WhatsApp's Facebook status is unclear

Facebook

WhatsApp deal: Thumbs down?

High fives and thumbs up. That's what celebrating CEO Jan Koum of instant messaging company WhatsApp was doing after Facebook (NASDAQ:FB) decided to buy his company for 19 billion dollars. Not everybody is in cheer though: privacy groups Electronic Privacy Information Center (EPIC) and Center for Digital Democracy (CDD) are determined to crash the party.

Complaints by the groups to the Federal Trade Commission (FTC) about the deal potentially breaking privacy guarantees may cut the party short. Regardless of the outcome, we can be sure of one thing: photos of the party will eventually appear on Facebook.

In IT Blogwatch, bloggers check Twitter.

Filling in for our humble blogwatcher Richi Jennings, is a humbler Stephen Glasskeys.

 

Grant Gross shares the Groß details:

The U.S. Federal Trade Commission should investigate Facebook's proposed...acquisition...of messaging app WhatsApp -- and possibly block it -- because of the potential impact on users' privacy, two privacy groups said in a complaint filed Thursday.  MORE

 

Deep Throat Marc Ferranti says "Trust no one":

Well-publicized data breaches over the past year and the revelations of [NSA] snooping have exacerbated growing unease about the amount of personal data that is being collected by...companies such as Google and Facebook, telecom companies and retailers, tech industry leaders said.  MORE

 

Complaints by Casey Johnston go out of bounds:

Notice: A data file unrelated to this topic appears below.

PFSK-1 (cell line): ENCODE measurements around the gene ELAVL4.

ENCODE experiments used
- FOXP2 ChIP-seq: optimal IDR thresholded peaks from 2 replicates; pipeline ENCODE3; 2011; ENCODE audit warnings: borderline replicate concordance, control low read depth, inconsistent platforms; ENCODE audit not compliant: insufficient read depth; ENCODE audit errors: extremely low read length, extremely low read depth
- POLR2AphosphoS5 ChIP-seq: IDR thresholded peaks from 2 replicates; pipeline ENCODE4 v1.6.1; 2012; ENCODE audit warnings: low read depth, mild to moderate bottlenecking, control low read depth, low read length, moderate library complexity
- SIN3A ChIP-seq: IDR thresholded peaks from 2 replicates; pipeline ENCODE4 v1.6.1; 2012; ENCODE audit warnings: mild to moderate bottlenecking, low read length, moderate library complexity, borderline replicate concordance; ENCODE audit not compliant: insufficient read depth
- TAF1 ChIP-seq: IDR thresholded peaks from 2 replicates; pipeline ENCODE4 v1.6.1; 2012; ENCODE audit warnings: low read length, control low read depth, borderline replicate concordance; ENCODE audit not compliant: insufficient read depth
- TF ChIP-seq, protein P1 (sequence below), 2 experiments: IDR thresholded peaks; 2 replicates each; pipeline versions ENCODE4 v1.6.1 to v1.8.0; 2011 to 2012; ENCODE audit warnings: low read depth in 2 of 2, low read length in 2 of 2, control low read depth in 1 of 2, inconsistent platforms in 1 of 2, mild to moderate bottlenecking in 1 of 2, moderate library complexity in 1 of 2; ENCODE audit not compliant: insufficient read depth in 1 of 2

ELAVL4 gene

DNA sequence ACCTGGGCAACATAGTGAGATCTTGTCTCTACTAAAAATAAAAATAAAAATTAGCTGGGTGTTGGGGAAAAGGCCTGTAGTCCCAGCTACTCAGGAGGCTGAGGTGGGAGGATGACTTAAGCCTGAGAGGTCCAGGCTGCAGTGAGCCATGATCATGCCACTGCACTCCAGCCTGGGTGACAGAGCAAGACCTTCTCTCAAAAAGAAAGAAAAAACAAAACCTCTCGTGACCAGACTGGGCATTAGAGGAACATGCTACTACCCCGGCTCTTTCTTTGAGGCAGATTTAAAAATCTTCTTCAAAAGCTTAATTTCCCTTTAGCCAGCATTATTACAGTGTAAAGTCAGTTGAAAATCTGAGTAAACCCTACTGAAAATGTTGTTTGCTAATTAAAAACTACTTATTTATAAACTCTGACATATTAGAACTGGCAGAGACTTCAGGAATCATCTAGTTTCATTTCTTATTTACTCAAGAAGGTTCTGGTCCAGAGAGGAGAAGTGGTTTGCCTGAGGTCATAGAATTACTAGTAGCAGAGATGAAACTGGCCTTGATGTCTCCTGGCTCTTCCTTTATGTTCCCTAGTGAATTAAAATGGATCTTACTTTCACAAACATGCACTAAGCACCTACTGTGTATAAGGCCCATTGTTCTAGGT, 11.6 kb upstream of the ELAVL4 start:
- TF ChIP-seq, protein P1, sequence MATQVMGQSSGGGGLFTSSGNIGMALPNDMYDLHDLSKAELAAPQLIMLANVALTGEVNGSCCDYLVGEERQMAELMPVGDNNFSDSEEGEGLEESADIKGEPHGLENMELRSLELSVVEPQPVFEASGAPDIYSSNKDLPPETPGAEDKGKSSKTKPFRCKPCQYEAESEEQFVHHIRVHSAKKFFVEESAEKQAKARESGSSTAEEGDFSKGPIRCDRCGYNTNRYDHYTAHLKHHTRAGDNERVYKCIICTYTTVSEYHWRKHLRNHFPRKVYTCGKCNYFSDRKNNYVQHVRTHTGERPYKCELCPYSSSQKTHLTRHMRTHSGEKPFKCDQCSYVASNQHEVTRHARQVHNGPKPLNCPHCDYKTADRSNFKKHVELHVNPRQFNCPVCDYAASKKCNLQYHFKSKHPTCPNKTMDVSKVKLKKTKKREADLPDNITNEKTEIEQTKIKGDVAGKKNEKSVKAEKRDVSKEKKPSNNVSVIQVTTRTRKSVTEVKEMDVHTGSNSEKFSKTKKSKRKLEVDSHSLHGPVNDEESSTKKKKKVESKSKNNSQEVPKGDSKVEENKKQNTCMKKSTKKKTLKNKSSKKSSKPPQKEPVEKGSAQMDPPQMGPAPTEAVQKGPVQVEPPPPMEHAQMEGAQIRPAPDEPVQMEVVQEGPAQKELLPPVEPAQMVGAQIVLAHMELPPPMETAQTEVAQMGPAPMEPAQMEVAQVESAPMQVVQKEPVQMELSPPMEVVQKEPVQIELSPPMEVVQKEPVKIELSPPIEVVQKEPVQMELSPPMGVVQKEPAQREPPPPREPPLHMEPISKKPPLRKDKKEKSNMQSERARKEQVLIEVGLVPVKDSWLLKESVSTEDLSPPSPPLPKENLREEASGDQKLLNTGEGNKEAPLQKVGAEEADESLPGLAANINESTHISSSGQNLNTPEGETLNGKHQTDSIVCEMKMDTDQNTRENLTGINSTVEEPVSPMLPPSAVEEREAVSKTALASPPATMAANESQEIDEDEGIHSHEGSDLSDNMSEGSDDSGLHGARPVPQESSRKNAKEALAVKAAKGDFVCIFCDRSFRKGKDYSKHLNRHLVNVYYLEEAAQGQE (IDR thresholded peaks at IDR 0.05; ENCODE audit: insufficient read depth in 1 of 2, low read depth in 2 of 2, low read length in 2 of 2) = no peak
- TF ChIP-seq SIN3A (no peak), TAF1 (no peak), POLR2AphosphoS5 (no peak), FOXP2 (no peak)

Facebook draws legal complaints for treading outside the bounds of responsible data use on a fairly regular basis.

...

Despite WhatsApp's reassurances that it doesn't store or collect its customers' info, industry experts cited by EPIC and CDD state that many [chose WhatsApp] due to its commitment to privacy. ... Because of that, it's an even bigger concern that Facebook will start reaching for that information once the transaction goes through.  MORE

 

And Seth Rosenblatt repeats himself:

Facebook responded with an e-mailed statement [about the complaint] that said, "As we have said repeatedly, Whatsapp will operate as a separate company and will honor its commitments to privacy and security."   MORE

 

Will Oremus insists on being left alone:

Facebook has insisted in the wake of the deal that it will leave WhatsApp alone ... Still, critics point out that privacy was one of WhatsApp's biggest selling points, whereas Facebook makes billions by mining its users' data. Some WhatsApp users simply don't trust Facebook to keep its hands off their messages.

...

[Facebook] could use [WhatsApp data] to figure out which of your friends you're genuinely close to. That could be a big asset in the company's quest to build the world's most comprehensive social graph.  MORE

 

Finally, Chloe Albanesius suffers from ad exposure:

EPIC and CDD said the [Facebook purchase] violates WhatsApp users' understanding of their exposure to online advertising and constitutes an unfair and deceptive trade practice, which the FTC should investigate.   MORE

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